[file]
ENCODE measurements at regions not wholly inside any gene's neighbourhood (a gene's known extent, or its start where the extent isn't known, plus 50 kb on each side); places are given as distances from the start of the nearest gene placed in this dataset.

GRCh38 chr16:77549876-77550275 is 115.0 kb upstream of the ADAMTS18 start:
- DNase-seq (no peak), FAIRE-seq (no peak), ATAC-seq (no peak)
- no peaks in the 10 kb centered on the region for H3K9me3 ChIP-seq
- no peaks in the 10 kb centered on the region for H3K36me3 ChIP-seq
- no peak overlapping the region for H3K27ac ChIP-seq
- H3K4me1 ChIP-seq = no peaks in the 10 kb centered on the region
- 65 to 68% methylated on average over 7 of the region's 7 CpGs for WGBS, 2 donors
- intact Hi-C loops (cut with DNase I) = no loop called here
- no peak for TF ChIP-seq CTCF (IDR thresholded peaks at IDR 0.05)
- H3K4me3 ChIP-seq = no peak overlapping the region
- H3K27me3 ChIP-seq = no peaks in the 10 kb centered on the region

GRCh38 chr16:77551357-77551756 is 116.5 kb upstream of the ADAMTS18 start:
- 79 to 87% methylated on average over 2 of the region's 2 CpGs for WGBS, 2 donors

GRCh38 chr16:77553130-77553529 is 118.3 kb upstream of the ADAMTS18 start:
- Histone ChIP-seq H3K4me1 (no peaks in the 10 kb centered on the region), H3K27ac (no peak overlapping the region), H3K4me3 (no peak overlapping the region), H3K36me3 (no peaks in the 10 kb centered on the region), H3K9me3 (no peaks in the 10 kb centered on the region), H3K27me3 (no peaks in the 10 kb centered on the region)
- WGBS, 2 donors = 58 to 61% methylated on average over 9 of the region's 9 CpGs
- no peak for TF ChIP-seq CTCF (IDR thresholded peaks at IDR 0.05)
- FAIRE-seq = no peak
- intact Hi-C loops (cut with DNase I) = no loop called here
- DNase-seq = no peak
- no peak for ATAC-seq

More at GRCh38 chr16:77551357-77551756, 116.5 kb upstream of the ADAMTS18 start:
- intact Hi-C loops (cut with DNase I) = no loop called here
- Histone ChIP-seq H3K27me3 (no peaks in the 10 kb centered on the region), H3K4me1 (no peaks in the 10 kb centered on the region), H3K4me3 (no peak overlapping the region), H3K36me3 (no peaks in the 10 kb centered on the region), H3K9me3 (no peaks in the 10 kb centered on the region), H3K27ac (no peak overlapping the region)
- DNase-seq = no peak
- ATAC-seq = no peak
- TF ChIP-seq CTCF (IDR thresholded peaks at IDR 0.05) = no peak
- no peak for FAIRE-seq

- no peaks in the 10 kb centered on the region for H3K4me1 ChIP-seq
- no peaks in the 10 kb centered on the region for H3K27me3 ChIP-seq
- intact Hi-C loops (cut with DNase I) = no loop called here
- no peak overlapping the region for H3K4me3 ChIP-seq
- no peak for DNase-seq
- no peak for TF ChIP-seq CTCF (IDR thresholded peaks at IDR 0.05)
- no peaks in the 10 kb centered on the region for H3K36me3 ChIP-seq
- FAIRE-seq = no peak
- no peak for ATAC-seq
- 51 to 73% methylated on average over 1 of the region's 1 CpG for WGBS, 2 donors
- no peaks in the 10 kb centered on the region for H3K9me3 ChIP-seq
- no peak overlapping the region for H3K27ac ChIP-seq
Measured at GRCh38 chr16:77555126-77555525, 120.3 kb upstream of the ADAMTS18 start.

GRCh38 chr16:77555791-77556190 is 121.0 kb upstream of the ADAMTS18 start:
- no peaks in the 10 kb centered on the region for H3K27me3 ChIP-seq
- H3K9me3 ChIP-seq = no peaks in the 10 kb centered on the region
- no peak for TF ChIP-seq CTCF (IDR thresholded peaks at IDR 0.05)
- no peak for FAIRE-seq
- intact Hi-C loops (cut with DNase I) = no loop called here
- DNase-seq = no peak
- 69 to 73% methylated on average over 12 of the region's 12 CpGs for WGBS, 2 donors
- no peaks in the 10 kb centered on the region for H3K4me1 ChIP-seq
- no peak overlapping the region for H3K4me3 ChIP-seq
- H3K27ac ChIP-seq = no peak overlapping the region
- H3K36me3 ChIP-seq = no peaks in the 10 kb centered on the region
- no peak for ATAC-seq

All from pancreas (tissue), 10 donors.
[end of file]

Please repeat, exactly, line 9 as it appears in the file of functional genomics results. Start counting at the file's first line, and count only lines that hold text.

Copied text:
- intact Hi-C loops (cut with DNase I) = no loop called here